1916 centenary

Follow the events to commemorate the Easter Rising

Colin Gleeson Sun, Mar 27
LIVE: 1916 centenary

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  • 09:29
    Good morning. Welcome to the live blog covering the Easter Sunday 1916 Rising commemorations. It's a beautiful day in Dublin as crowds make their way into the city for the main event. For details of traffic restrictions see here.
  • 09:30
    The first event is taking place at Glasnevin cemetery in the next few minutes:  The first wreath will be laid at the Sigerson Monument for all who served during Easter Week.

    The second will be laid at the grave of Edward Hollywood, who was the weaver of the first Irish Tricolour in 1848.

    The ceremony will close with the final wreath being laid at the grave of Peadar Kearney, who wrote the lyrics to The Soldiers' Song - Amhrán na bhFiann.

  • 09:31
  • 09:34
    Details of today's events and live coverage can be found here.  
  • 09:35
  • 09:36
  • 09:38
  • 09:40
  • 09:43
    The main event begins at 10am.  Hundreds of thousands of people will line a 4.5km route across Dublin.  

    The main event includes the reading of the 1916 proclamation, under the GPO Portico, by a Defence Forces officer.

    The President will lay a wreath on behalf of the people of Ireland, followed by a minute's silence for all those who died. The National Flag on top of the GPO will then be raised to full mast and the ceremony will conclude with the playing of the National Anthem.

    The parade which will be led by the Defence Forces begins at St Stephen's Green.

  • 09:52
    The military parade  will involve 3,722 personnel from the Defence Forces and Emergency Services, 78 vehicles, 17 Aircraft as well as marching bands and colourful flag parties in full ceremonial order.
  • 09:52
    The parade starts on Stephens Green at 10am, passing by RCSI, up Patrick’s St., past Dublin Castle, across O’Connell Bridge at about 1230pm, up O’Connell St and ending at Bolton St at about 3pm.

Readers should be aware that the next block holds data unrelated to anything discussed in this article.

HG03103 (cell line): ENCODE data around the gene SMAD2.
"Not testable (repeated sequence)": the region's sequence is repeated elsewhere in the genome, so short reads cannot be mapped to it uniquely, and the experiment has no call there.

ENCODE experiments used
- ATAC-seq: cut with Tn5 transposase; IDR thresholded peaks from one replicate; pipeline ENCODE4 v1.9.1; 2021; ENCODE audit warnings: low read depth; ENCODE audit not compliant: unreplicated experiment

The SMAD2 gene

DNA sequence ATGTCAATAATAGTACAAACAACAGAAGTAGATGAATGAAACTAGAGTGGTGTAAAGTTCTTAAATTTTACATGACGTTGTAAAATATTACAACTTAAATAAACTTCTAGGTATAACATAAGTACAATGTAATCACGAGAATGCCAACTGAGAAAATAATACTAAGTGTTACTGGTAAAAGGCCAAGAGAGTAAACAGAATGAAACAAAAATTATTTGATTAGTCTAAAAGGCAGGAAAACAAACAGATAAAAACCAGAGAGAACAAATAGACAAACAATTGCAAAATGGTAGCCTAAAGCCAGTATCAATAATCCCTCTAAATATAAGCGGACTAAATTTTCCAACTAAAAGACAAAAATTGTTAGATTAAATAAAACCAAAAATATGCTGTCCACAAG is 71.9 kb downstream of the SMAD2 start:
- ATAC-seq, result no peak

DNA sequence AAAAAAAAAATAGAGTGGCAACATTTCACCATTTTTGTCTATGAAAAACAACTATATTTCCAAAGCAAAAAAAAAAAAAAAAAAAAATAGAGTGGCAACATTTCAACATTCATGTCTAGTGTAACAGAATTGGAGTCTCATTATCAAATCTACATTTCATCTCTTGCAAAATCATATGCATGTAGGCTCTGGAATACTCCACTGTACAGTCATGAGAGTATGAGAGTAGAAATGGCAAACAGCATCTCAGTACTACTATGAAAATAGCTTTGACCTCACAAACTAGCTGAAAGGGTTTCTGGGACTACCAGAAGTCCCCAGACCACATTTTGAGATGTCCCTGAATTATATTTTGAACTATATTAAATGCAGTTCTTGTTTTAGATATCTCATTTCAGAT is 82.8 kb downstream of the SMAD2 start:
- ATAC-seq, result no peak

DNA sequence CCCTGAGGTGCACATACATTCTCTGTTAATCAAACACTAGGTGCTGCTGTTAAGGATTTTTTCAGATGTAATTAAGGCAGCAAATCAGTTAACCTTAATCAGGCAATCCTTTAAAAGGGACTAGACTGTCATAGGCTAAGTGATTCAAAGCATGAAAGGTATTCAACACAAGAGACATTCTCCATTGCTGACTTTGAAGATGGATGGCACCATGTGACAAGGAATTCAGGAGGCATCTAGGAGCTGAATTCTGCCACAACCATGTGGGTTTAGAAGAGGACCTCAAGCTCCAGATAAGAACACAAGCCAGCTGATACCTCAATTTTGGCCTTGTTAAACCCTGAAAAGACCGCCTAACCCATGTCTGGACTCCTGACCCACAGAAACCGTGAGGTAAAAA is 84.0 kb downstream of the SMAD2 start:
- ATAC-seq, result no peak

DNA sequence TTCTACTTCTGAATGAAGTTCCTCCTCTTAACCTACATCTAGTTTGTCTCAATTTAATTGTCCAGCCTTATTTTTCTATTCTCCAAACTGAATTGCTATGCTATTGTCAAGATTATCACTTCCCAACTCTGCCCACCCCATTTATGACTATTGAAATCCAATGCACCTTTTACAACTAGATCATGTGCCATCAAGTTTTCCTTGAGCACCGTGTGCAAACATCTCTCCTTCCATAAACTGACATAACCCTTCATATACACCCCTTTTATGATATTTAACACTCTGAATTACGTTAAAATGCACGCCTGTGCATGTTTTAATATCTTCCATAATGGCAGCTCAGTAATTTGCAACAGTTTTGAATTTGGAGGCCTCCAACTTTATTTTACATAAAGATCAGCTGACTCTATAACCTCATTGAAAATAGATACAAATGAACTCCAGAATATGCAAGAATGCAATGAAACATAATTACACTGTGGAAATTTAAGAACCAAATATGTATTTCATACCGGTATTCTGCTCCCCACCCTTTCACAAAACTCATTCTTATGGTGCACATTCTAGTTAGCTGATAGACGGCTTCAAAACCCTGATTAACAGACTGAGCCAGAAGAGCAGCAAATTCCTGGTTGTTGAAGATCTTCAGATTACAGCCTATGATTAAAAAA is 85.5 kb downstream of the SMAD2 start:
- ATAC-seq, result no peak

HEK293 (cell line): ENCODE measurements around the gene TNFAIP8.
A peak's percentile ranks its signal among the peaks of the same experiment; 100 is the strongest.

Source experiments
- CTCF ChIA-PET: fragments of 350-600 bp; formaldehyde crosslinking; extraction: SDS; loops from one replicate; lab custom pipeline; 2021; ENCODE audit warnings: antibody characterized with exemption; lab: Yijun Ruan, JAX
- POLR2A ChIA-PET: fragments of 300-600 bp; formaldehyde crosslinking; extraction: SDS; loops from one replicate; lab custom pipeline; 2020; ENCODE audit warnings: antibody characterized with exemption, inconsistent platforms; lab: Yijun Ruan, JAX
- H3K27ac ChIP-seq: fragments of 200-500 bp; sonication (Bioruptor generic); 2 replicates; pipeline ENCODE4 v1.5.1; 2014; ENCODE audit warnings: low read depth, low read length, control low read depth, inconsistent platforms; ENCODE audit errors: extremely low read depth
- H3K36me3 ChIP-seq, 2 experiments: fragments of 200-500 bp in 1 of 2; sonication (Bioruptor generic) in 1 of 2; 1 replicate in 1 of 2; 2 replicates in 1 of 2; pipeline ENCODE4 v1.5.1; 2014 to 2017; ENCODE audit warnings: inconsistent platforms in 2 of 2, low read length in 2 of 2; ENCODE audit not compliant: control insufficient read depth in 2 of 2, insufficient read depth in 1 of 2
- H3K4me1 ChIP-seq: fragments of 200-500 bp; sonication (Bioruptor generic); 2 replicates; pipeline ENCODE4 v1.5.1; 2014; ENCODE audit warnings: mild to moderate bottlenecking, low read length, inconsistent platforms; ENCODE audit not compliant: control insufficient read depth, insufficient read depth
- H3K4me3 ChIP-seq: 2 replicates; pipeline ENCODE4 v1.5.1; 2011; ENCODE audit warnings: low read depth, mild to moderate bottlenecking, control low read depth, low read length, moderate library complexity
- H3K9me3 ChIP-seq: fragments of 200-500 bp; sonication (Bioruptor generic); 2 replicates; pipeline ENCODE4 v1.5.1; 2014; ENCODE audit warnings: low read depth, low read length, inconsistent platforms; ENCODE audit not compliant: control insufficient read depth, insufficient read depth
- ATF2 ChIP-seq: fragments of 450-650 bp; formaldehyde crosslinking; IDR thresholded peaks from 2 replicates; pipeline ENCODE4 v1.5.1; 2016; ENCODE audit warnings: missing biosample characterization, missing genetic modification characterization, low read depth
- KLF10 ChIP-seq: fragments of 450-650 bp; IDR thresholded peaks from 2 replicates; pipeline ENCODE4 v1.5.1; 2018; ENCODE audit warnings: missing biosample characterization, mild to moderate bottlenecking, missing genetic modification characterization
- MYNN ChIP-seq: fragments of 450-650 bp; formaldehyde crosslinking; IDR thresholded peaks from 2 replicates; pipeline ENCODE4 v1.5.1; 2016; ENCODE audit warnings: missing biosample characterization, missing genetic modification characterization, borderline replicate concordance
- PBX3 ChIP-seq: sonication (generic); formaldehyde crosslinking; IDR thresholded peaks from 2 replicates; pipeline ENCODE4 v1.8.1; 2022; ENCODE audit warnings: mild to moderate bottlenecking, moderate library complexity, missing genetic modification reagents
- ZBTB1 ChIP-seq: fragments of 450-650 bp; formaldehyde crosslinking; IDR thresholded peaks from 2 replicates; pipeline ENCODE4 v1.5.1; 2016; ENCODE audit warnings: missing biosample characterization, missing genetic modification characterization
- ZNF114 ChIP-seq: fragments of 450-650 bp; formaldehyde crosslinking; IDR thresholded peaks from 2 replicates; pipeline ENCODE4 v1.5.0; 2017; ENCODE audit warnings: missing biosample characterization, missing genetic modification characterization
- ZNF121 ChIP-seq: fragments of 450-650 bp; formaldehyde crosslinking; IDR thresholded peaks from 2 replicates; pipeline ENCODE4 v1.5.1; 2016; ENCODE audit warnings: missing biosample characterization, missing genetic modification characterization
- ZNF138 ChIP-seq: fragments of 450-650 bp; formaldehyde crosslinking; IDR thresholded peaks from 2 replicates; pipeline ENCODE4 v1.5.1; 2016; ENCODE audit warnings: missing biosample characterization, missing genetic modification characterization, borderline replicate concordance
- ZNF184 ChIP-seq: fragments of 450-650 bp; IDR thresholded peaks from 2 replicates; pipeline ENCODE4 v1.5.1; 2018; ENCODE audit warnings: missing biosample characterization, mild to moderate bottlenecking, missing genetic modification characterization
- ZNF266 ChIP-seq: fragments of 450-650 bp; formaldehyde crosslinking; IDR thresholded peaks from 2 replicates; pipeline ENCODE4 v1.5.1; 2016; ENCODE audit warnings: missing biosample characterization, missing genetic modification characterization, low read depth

• 10:02

    Events beginning at the Royal College of Surgeons with a flag ceremony. The RCSI was taken over by a small contingent of the Citizen Army garrison from St Stephen's Green led by Countess Markievicz on Easter Monday.  


  • 10:02
    Flag ceremony at the Royal College of Surgeons
    Flag ceremony at the Royal College of Surgeons
  • 10:17
  • 10:17
  • 10:21
    Officers of the 2nd Brigade lead the parade at St Stephen's Green towards the GPO.  
    Officers of the 2nd Brigade lead the parade at St Stephen's Green towards the GPO.  
  • 10:27
  • 10:31
    President Higgins is arriving at Kilmainham Gaol to  lay a wreath on the spot where 15 of the rebels were executed in the days after the Rising.
  • 10:33
    Wondering why the Rising matters? Read what historian Diarmaid Ferriter thinks here.  http://www.irishtimes.com/1916/diarmaid-ferriter-why-the-rising-matters-1.2353812
  • 10:35
    Kilmainham Gaol  was the execution place for most of the leaders of the 1916 Rising. These executions, from May 3rd to 12th, carried out under the orders of Gen Sir John Maxwell, Britain’s “military governor” in Dublin, helped convince many people to turn against the British and seek full independence....find out more about this and the other key sites of the rising in our interactive map.      http://www.irishtimes.com/1916/places-of-the-1916-rising
  • 10:40

    In a poignant ceremony at Kilmainham, President Higgins is laying a wreath in honour of all those who died.  

  • 10:42
  • 10:51
    Of those  who met their end at Kilmainham Gaol, were an ailing Joseph Mary Plunkett, who married his fiancée, Grace Gifford, in the jail chapel before being shot, and James Connolly, so badly injured that he had to be strapped to a chair before the firing squad.
  • 10:58
    Who were the main figures in the 1916 Rising?  Find our mini profiles here.
  • 11:05
    Don't forget the traffic restrictions in place today.
  • 11:06
    Reporting from Glasnevin, Sarah Bardon writes: Wreaths were placed at the graves of Edward Hollywood and Peader Kearney.

    Mr Kearney's grandchildren Peader, Eva, Brid and Pearse were present for the event.  

    Minister for Arts Heather Humphreys said today was a moment for reflection.  Ms Humphreys said the Rising was inspired by a vision for a better Ireland of equal rights and opportunity.